Americans are struggling with the ongoing Obamacare train wreck every day. They’re losing the coverage they liked, seeing their premiums skyrocket, and finding it hard to enroll in anything new. But what makes it even worse is that while all this is going on, Washington elites have carved out a special exemption and subsidy for themselves.
I’ve been a vocal opponent of Obamacare from the beginning. But there was one key provision of the Obamacare statute that I strongly supported: the section that states clearly that every member of Congress and all of their staff must be treated just like other Americans who are being forced out of plans they liked and onto the Obamacare exchange.
I thought this provision was really important for two reasons. First, as a matter of principle, Washington should be treated like the rest of America, not like an elite ruling class. Second, as a very practical matter, making the chefs eat their own cooking does wonders for the quality of what comes out of the kitchen.
But most of Washington strongly disagrees. Threatened by these radical ideas, Senate majority leader Harry Reid and others stepped in to protect their own. After they waged a fierce lobbying campaign and President Obama personally weighed in, the Obama administration issued an illegal administrative fix to take the sting out of this section of the Obamacare statute. It gives members of Congress and their staff members who go to the Obamacare exchange a special subsidy that is unavailable to any other American. It also creates a loophole by which many staff members don’t have to go to the exchange at all, but only those designated as “official” — with that decision left up to each individual member of Congress.
This is just flat-out ridiculous.
The Obamacare statute is crystal-clear to me. It says that every member of Congress and all of their staff will have to purchase their health care on the Obamacare exchange. So all of my staff — in Louisiana, in Washington, D.C., and on the Senate Environment and Public Works Committee — will be joining me in going to the Obamacare exchange. I will not use the ridiculous loophole to exempt any of us.
Unfortunately, plenty of other members have chosen to take advantage of that loophole. Some, like Harry Reid, have designated their personal office staff as “official” (meaning they go to the exchange), but not their committee or leadership staff (meaning they can keep their heavily subsidized “Cadillac” plan). Other members have exempted everyone in their office, making the interesting declaration that they have no “official” staff. (So why exactly do these people get taxpayer-funded salaries, benefits, work space, computers . . .?)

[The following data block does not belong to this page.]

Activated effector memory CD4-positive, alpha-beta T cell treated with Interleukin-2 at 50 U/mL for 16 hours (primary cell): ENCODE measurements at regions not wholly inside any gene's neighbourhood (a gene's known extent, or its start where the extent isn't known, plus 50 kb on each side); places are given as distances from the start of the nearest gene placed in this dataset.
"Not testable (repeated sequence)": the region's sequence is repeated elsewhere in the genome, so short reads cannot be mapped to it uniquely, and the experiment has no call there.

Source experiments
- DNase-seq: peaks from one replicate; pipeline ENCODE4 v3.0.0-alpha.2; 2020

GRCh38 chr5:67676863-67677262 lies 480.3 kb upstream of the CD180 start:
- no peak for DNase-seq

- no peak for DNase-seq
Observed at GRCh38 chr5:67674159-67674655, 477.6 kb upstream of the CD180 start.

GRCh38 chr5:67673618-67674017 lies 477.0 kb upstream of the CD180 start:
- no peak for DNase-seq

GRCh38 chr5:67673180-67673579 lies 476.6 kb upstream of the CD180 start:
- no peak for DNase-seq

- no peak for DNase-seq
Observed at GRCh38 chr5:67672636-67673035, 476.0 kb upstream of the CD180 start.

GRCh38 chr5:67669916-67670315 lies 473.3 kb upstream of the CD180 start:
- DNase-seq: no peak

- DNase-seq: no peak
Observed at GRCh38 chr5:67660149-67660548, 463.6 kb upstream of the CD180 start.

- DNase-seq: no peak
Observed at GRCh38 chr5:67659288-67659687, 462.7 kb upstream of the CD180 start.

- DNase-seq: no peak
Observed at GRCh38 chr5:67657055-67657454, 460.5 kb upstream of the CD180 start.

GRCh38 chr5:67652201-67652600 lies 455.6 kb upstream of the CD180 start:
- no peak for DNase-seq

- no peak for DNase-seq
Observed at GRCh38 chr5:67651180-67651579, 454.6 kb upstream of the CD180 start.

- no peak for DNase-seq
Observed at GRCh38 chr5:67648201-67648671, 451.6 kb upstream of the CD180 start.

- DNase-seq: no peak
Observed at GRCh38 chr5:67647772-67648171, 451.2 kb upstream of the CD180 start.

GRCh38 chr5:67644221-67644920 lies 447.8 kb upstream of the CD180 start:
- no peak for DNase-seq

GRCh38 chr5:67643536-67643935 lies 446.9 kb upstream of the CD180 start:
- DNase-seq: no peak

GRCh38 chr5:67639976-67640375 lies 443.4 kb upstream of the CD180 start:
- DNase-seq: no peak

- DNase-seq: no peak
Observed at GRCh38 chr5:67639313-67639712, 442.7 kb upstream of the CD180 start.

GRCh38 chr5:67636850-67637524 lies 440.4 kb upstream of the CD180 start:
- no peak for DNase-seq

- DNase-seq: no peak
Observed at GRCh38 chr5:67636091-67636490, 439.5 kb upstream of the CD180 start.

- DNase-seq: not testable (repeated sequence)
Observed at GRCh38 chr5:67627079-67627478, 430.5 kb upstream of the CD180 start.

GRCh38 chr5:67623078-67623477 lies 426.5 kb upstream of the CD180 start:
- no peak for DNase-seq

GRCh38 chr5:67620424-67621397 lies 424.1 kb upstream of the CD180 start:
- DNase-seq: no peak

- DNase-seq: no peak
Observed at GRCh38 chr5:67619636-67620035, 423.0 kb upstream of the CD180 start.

To add insult to injury, this decision is hidden from the public. Members of Congress don’t have to disclose which staff they shield from the Obamacare-exchange mandate, contrary to clear statutory language. I’ve introduced legislation to fix this. My “Show Your Exemption” Act would make these decisions public. Citizens — particularly voters — deserve to know how their representatives in Congress are handling this situation so they can hold them accountable for their decisions.
My legislation should be a pro-disclosure no-brainer. Regardless of what anyone thinks about Obamacare overall, or even the Washington exemption, members of Congress should be direct and honest with their constituents.
Making this information public is also a crucial step in ending Washington’s exemption from Obamacare. I’m continuing to push to eliminate the Washington exemption entirely. The “Show Your Exemption” Act is a step — a very important step — toward getting a vote on my “No Washington Exemption from Obamacare” legislation.
Recently, I made three very reasonable requests to gain a vote on my “Show Your Exemption” bill. Majority Leader Reid objected and blocked each one. The fact that Harry Reid is going to such lengths to block even this disclosure vote says it all: As Americans face mass cancellations and huge premium increases, his priority seems to be to protect the Washington exemption from Obamacare.
I’ll continue to demand votes on this issue as opportunities arise — and they will — including as next year’s election approaches. Ultimately, that’s when all of us, as active citizens — as voters — can have the last word.
David Vitter is a Republican senator from Louisiana. This piece originally appeared at National Review.